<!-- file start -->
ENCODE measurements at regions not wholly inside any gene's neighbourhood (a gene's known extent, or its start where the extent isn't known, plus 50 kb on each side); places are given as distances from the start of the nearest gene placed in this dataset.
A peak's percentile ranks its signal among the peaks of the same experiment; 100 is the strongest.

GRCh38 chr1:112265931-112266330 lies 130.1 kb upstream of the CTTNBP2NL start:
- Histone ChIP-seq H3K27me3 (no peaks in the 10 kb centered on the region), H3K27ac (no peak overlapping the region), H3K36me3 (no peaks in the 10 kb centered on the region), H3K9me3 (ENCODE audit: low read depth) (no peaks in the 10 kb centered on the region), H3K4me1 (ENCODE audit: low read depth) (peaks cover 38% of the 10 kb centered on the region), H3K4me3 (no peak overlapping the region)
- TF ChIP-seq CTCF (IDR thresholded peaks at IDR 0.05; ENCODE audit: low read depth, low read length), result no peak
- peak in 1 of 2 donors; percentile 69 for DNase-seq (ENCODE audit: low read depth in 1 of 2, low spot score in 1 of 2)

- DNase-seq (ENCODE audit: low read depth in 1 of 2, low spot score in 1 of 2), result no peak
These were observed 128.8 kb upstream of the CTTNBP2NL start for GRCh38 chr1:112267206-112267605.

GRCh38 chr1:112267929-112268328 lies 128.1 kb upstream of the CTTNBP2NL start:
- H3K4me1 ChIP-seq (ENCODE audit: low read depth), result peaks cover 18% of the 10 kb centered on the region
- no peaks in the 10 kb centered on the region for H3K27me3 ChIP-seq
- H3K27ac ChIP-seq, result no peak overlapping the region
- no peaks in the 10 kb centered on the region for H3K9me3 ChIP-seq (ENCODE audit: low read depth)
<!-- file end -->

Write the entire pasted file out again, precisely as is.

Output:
ENCODE measurements at regions not wholly inside any gene's neighbourhood (a gene's known extent, or its start where the extent isn't known, plus 50 kb on each side); places are given as distances from the start of the nearest gene placed in this dataset.
A peak's percentile ranks its signal among the peaks of the same experiment; 100 is the strongest.

GRCh38 chr1:112265931-112266330 lies 130.1 kb upstream of the CTTNBP2NL start:
- Histone ChIP-seq H3K27me3 (no peaks in the 10 kb centered on the region), H3K27ac (no peak overlapping the region), H3K36me3 (no peaks in the 10 kb centered on the region), H3K9me3 (ENCODE audit: low read depth) (no peaks in the 10 kb centered on the region), H3K4me1 (ENCODE audit: low read depth) (peaks cover 38% of the 10 kb centered on the region), H3K4me3 (no peak overlapping the region)
- TF ChIP-seq CTCF (IDR thresholded peaks at IDR 0.05; ENCODE audit: low read depth, low read length), result no peak
- peak in 1 of 2 donors; percentile 69 for DNase-seq (ENCODE audit: low read depth in 1 of 2, low spot score in 1 of 2)

- DNase-seq (ENCODE audit: low read depth in 1 of 2, low spot score in 1 of 2), result no peak
These were observed 128.8 kb upstream of the CTTNBP2NL start for GRCh38 chr1:112267206-112267605.

GRCh38 chr1:112267929-112268328 lies 128.1 kb upstream of the CTTNBP2NL start:
- H3K4me1 ChIP-seq (ENCODE audit: low read depth), result peaks cover 18% of the 10 kb centered on the region
- no peaks in the 10 kb centered on the region for H3K27me3 ChIP-seq
- H3K27ac ChIP-seq, result no peak overlapping the region
- no peaks in the 10 kb centered on the region for H3K9me3 ChIP-seq (ENCODE audit: low read depth)